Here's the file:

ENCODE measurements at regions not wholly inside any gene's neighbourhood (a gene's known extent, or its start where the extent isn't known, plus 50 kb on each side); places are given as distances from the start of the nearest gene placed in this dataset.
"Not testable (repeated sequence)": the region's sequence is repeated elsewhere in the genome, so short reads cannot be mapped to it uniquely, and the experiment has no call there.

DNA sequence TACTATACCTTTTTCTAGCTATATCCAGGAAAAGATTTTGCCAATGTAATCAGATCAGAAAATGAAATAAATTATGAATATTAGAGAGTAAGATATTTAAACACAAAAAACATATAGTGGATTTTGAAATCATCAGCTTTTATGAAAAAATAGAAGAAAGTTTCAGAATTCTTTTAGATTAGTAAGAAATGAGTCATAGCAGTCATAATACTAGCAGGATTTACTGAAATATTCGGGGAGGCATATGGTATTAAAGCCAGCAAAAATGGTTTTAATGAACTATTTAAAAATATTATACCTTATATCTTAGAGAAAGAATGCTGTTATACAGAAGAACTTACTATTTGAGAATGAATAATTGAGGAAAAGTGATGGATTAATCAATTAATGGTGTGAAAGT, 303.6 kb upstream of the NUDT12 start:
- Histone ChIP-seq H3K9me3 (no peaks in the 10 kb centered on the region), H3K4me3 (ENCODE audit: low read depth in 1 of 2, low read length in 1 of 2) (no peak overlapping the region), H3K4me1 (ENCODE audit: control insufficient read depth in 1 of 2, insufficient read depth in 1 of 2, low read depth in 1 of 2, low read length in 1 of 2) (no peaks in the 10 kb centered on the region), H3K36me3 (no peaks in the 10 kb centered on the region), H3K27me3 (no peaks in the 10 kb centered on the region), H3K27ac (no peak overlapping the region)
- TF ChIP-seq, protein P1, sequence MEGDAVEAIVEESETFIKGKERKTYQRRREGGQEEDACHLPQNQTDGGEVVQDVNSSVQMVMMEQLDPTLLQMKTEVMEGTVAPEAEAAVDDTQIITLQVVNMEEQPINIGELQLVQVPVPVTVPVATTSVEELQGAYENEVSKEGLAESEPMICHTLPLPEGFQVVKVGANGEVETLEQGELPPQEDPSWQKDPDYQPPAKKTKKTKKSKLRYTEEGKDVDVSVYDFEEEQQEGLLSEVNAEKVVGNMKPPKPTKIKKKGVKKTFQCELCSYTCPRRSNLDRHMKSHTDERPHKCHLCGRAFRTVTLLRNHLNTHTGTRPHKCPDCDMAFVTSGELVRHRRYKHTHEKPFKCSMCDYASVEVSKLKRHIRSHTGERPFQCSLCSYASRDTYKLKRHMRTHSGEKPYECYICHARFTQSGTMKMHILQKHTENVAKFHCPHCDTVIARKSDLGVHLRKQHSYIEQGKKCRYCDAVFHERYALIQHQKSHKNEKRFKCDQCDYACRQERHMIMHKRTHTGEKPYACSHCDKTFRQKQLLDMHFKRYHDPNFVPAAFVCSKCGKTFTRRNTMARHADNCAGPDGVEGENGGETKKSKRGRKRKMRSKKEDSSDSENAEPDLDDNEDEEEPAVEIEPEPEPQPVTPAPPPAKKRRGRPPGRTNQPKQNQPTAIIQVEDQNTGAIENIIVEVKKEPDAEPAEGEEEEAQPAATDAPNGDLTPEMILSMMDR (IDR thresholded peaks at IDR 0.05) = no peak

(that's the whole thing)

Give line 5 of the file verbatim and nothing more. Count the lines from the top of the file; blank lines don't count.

- TF ChIP-seq, protein P1, sequence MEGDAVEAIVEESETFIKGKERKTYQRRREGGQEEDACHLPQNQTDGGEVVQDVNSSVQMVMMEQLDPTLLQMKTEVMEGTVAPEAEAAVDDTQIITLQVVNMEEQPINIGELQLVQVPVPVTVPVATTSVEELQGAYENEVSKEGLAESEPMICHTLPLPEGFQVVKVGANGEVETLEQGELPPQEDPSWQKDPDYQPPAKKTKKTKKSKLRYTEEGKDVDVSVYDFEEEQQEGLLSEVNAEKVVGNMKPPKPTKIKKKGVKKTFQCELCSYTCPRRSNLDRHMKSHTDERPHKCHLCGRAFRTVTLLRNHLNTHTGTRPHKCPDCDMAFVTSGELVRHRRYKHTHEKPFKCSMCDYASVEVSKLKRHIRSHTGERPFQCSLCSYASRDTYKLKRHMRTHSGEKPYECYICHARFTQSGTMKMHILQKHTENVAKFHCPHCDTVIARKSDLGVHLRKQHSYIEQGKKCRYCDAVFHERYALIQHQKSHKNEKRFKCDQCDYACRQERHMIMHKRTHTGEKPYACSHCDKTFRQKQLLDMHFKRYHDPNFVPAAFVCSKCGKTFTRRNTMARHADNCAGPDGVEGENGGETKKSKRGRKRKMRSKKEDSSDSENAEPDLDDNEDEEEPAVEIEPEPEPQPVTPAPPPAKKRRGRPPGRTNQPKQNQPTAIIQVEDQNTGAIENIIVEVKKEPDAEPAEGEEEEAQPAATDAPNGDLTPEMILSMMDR (IDR thresholded peaks at IDR 0.05) = no peak